Transportation in Bonney Lake, one step at a time | Carter’s Community

No bus. No car. The difficulty of traveling around the Bonney Lake Plateau was the topic of the last column and at the Community Summit held in March.  While the immediate concern for youth was getting up and down Elhi Hill for a YMCA teen night starting in July at Faith Community Church, the bigger problem was youth who don’t drive getting from point A to B around the city and Plateau.

Another option: non-motorized transportation.  Yes, it would be possible to walk, jog, run, and ride your bike, scooter, skate board if there were trails and sidewalks.

Safe sidewalks are an extreme priority for youth.  This is a problem routinely mentioned at youth forums at Bonney Lake High School.

At the March 19 Bonney Lake City Council meeting, there was discussion to move completion of the sidewalk along state Route 410 from the Angeline Bridge to 192nd Avenue East to the top of the project list and bump another project to next year to allow the city to complete this project at a higher priority. You see, the $92,276 to design the sidewalk is not in the 2013 budget approved by council just four months ago.

But, the council has the authority to prioritize projects.  They have decided this item should rise to the top.  They will make these same types of decisions if they are commissioners of a Metropolitan Park District for trails, discussed later in this article.

What does this segment of sidewalk mean?  There will be a continuous sidewalk along SR 410 from Veteran’s Memorial Drive to the west to 234th at the eastern city limits. There is also a bike lane, if you so choose, on parts of the SR 410.

But what about from the north to south city limits? A solution for that is also coming soon. Mayor Neil Johnson has announced there will be a groundbreaking of the first segment of the Fennel Creek Trail “Safe Routes” link.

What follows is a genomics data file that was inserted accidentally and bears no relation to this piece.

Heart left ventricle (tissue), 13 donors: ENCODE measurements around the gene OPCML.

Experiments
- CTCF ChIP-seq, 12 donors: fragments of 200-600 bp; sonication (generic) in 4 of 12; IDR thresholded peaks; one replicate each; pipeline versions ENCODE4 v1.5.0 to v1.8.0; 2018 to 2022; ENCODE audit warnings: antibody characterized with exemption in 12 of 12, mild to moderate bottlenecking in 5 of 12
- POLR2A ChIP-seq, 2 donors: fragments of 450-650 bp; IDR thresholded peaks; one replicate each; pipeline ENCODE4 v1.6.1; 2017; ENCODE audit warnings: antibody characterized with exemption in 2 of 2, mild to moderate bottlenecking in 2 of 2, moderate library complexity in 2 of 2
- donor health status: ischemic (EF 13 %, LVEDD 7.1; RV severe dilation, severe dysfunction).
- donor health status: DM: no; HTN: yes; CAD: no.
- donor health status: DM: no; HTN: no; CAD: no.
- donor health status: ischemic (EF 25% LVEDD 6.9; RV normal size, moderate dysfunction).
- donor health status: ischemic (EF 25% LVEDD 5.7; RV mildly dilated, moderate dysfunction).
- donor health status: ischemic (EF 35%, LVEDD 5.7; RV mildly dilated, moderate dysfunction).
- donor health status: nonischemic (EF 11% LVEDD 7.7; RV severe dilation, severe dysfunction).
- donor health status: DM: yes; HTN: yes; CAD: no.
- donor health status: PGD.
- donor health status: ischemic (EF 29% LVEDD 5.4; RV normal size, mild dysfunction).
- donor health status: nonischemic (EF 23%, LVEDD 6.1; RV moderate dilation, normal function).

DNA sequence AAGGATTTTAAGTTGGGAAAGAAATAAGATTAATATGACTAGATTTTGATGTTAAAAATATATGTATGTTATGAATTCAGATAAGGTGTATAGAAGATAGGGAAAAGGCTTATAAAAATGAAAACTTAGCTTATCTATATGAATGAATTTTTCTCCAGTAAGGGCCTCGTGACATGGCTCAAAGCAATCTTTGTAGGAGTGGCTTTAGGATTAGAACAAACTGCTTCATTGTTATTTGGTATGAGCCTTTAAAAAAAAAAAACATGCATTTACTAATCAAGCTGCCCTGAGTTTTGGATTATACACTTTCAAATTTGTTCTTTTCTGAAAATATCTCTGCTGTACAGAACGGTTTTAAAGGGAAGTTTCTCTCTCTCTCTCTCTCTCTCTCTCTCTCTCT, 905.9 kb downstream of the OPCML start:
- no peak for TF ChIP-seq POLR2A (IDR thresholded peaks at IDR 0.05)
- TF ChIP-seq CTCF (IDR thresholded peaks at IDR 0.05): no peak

This $800,000 Fennel Creek trail link project is funded in large measure with a WSDOT “Safe Routes” grant as part of an alternative safe walking and bicycling route for students to get to Victor Falls Elementary, Mountain View Middle School, and Bonney Lake High School. The project was recently put out to bid, and should be completed by this fall.

The city signed a grant agreement with WSDOT on Sept. 11, 2007 that provided $1,482,000 in grant revenue for one linear mile of trail, a bridge over Fennel Creek, 0.9 linear miles of sidewalks and storm water detention along 192nd Ave. The grant included educational and enforcement components and required matching funds from the city.

This trail has been in the works for quite some time. A questionnaire circulated by the city in 1997 identified that citizens wanted a trail to walk, jog and bike on.  It was adopted into the parks plan in 1998.  Construction of a trail was resurrected again in about 2004. An Ad Hoc committee of met eleven times over the course of the study and helped develop the plan, which you can read on the city website.  Just click on Special Election: Metro Park District link and it will take you to the Fennel Creek Trail Plan.

According to National Recreation and Park Association standards, we currently have a 9 mile trail deficit.  The Fennel Creek Trail upon completion will be 5.2 miles, from Victor Falls to Allan Yorke Park.  If you utilize the sidewalks along West Tapps Highway, you can walk to Emerald Hills Elementary at the northern city limits.

What does this trail mean?  It will intersect in the area of the Angeline Bridge, were this missing link of sidewalk is needed.  Imagine being able to come from north, south, east or west to the Midtown shopping district.  Unlike the sidewalk along SR 410, the trail will meander along Fennel Creek.  Two very different non-motorized transportation corridors will intersect.

Parks and trails make a city livable.  This means it is something people look for, like commutes, schools and shopping options close to home.  A trail can be a destination.  Just ask businesses along the Foothills Rails-To-Trail.  A trail is a place where families can bring their kids on bikes, trikes and push strollers, then shop and have a meal.  Our youth can use these trails and sidewalks to go to movies, shop, meet friends for a meal and get to and from jobs. And the obvious, it is a passive way to get exercise for all ages.  And, this trail will also protect and enhance habitat and provide an opportunity to educate the public on the ecosystem of the Fennel Creek.

So, I encourage you to contact your council members and ask them to vote yes to approve the design contract to build that final link of sidewalk before the April 9 council meeting.  If you support trails in Bonney Lake, I will see you at the groundbreaking of the first segment of the Fennel Creek Trail on April 13 at the Willow Brook Storm Pond, 11110 185th Ave E. at 10 a.m.